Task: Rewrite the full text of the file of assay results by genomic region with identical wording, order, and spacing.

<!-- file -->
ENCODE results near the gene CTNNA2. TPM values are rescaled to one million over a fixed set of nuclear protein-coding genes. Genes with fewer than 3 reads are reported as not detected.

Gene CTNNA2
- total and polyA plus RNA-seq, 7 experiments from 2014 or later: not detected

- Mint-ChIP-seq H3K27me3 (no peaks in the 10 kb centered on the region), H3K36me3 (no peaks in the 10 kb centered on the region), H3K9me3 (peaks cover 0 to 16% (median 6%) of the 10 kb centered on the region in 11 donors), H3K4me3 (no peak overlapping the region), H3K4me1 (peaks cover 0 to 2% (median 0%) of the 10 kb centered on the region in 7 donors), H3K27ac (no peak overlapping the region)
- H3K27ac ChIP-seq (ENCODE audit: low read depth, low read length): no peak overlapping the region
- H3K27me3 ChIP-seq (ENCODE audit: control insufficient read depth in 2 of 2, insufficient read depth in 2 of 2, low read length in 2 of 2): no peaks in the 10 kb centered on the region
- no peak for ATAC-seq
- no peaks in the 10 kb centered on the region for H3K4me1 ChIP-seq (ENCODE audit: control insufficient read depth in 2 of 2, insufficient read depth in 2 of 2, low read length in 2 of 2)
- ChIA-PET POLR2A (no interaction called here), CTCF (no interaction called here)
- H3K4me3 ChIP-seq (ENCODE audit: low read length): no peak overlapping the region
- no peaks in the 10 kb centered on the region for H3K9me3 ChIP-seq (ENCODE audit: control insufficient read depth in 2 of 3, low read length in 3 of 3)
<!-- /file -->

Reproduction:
ENCODE results near the gene CTNNA2. TPM values are rescaled to one million over a fixed set of nuclear protein-coding genes. Genes with fewer than 3 reads are reported as not detected.

Gene CTNNA2
- total and polyA plus RNA-seq, 7 experiments from 2014 or later: not detected

- Mint-ChIP-seq H3K27me3 (no peaks in the 10 kb centered on the region), H3K36me3 (no peaks in the 10 kb centered on the region), H3K9me3 (peaks cover 0 to 16% (median 6%) of the 10 kb centered on the region in 11 donors), H3K4me3 (no peak overlapping the region), H3K4me1 (peaks cover 0 to 2% (median 0%) of the 10 kb centered on the region in 7 donors), H3K27ac (no peak overlapping the region)
- H3K27ac ChIP-seq (ENCODE audit: low read depth, low read length): no peak overlapping the region
- H3K27me3 ChIP-seq (ENCODE audit: control insufficient read depth in 2 of 2, insufficient read depth in 2 of 2, low read length in 2 of 2): no peaks in the 10 kb centered on the region
- no peak for ATAC-seq
- no peaks in the 10 kb centered on the region for H3K4me1 ChIP-seq (ENCODE audit: control insufficient read depth in 2 of 2, insufficient read depth in 2 of 2, low read length in 2 of 2)
- ChIA-PET POLR2A (no interaction called here), CTCF (no interaction called here)
- H3K4me3 ChIP-seq (ENCODE audit: low read length): no peak overlapping the region
- no peaks in the 10 kb centered on the region for H3K9me3 ChIP-seq (ENCODE audit: control insufficient read depth in 2 of 3, low read length in 3 of 3)